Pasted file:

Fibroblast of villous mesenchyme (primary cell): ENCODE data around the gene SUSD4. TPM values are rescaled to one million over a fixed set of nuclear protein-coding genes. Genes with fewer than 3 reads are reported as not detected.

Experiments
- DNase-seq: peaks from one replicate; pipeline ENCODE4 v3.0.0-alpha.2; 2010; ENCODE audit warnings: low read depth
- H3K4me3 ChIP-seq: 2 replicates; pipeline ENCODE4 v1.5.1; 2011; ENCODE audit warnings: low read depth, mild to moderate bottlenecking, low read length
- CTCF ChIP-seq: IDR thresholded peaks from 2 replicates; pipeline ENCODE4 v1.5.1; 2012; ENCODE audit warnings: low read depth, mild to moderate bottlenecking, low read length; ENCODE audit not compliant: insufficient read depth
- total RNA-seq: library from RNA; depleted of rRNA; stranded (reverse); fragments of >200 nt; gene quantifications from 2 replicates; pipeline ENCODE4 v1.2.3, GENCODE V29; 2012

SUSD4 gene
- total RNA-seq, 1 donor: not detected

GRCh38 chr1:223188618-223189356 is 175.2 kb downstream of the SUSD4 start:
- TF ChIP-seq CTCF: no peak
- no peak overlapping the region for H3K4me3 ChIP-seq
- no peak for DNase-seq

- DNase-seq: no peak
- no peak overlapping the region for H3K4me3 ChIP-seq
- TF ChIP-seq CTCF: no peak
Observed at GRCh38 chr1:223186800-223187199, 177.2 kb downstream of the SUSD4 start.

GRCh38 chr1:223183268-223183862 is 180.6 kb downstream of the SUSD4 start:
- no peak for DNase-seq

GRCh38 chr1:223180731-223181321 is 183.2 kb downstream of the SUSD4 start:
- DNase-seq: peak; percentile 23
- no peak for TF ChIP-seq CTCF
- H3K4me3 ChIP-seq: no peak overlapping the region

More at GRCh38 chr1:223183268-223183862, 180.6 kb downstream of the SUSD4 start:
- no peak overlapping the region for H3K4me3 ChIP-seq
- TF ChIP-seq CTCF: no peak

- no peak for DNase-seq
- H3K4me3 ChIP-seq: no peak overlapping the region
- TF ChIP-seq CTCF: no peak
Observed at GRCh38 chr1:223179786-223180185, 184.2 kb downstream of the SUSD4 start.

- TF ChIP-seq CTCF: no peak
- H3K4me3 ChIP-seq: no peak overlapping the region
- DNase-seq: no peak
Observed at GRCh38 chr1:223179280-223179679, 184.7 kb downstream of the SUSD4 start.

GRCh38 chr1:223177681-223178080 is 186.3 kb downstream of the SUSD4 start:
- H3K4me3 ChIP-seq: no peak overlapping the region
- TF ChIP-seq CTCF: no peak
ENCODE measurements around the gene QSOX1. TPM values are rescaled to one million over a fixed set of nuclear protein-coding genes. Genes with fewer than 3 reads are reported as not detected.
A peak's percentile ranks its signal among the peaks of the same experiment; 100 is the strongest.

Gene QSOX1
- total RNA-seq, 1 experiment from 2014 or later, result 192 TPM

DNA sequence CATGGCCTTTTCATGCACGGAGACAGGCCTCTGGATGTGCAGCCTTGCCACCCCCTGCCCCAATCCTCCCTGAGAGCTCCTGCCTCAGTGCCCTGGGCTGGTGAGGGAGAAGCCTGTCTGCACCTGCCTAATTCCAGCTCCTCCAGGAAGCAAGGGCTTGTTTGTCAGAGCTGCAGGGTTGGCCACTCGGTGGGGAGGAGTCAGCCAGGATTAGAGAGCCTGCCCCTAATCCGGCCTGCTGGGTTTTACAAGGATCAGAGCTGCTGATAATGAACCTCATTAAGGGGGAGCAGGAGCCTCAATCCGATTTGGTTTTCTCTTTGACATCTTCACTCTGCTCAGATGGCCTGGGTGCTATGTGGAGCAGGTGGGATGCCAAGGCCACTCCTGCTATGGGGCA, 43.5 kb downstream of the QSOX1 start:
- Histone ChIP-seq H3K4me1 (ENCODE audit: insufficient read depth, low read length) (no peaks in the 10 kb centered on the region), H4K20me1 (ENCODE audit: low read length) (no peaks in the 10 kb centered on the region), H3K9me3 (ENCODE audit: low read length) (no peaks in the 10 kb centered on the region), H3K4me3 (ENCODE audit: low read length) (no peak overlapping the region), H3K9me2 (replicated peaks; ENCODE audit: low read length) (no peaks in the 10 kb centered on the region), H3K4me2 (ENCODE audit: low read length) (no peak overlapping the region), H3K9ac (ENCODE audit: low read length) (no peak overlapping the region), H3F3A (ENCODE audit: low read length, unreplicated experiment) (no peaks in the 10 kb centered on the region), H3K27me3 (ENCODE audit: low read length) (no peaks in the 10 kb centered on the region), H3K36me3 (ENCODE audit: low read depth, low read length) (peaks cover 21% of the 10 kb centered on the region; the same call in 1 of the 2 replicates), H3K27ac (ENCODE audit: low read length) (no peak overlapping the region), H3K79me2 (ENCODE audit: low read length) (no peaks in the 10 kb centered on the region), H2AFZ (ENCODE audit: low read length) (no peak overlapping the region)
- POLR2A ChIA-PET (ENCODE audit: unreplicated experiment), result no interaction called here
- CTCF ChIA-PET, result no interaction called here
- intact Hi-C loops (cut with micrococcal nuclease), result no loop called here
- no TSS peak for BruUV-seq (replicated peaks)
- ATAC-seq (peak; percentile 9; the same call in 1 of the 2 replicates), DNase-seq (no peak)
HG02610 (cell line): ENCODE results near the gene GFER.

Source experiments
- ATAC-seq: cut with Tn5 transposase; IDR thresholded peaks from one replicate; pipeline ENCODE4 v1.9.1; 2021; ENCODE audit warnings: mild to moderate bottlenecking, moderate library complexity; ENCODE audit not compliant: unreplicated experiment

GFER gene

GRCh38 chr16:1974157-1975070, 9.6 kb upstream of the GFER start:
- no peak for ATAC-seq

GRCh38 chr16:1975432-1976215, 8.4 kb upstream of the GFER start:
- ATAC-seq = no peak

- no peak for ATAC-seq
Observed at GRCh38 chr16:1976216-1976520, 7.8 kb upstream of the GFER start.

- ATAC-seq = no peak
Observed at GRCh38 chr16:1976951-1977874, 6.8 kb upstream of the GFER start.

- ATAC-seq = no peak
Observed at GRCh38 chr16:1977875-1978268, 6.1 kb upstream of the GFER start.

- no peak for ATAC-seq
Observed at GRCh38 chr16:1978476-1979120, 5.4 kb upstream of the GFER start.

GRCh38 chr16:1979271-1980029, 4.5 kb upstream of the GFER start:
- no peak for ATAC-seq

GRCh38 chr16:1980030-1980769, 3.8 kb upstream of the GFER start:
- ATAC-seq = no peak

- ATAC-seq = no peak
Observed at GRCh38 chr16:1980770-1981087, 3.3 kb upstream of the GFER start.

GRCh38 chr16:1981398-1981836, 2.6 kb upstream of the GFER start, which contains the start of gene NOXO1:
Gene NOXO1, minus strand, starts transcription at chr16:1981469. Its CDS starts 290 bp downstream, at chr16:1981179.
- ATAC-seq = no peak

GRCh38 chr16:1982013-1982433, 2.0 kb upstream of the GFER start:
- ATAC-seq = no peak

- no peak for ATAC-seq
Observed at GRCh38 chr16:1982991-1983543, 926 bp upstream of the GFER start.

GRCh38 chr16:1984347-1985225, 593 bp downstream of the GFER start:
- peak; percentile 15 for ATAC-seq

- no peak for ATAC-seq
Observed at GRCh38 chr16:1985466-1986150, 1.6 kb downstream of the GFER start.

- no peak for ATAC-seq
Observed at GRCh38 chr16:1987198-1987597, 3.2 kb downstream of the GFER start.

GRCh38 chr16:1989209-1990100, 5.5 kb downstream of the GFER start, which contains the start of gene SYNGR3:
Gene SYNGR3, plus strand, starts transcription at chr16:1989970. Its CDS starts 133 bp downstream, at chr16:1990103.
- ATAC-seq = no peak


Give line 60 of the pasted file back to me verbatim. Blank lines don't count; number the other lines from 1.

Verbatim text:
- ATAC-seq = no peak